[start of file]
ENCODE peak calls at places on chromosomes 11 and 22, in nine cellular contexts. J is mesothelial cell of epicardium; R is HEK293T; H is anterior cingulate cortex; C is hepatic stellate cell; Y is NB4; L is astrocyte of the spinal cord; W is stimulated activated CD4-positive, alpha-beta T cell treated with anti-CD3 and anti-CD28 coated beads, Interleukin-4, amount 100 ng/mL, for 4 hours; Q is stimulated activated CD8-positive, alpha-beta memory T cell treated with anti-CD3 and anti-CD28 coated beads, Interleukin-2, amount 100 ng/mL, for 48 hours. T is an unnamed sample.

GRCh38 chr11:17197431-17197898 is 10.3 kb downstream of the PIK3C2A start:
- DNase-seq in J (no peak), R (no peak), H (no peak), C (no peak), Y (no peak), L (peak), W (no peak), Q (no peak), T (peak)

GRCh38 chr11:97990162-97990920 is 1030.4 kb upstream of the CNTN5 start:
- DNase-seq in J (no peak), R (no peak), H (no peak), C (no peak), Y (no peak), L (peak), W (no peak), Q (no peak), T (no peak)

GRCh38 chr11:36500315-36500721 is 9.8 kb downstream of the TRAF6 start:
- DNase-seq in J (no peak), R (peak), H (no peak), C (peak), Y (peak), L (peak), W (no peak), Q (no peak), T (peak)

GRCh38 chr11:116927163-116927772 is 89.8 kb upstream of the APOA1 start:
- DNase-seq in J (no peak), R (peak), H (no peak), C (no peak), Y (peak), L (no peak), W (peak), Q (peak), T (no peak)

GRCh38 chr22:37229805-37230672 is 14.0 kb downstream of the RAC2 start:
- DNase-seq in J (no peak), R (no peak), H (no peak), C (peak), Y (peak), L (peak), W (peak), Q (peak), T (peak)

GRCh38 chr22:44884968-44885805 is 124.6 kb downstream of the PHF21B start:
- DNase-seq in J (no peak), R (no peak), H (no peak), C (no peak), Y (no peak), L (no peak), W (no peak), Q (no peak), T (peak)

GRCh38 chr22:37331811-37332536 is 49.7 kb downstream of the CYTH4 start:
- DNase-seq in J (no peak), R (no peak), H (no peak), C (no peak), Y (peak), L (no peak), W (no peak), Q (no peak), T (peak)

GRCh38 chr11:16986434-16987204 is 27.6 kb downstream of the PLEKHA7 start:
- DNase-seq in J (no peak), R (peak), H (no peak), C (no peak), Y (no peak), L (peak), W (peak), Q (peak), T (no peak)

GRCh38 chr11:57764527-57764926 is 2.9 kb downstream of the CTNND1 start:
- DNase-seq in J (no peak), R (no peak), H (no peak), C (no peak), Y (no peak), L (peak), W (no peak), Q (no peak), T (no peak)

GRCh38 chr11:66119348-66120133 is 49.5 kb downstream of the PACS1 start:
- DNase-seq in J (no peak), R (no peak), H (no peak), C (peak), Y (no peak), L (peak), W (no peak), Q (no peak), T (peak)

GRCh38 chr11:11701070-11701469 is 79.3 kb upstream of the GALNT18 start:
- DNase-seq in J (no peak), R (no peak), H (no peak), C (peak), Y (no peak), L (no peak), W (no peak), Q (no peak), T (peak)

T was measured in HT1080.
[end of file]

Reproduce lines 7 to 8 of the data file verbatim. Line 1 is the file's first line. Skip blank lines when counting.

- DNase-seq in J (no peak), R (peak), H (no peak), C (peak), Y (peak), L (peak), W (no peak), Q (no peak), T (peak)

GRCh38 chr11:116927163-116927772 is 89.8 kb upstream of the APOA1 start: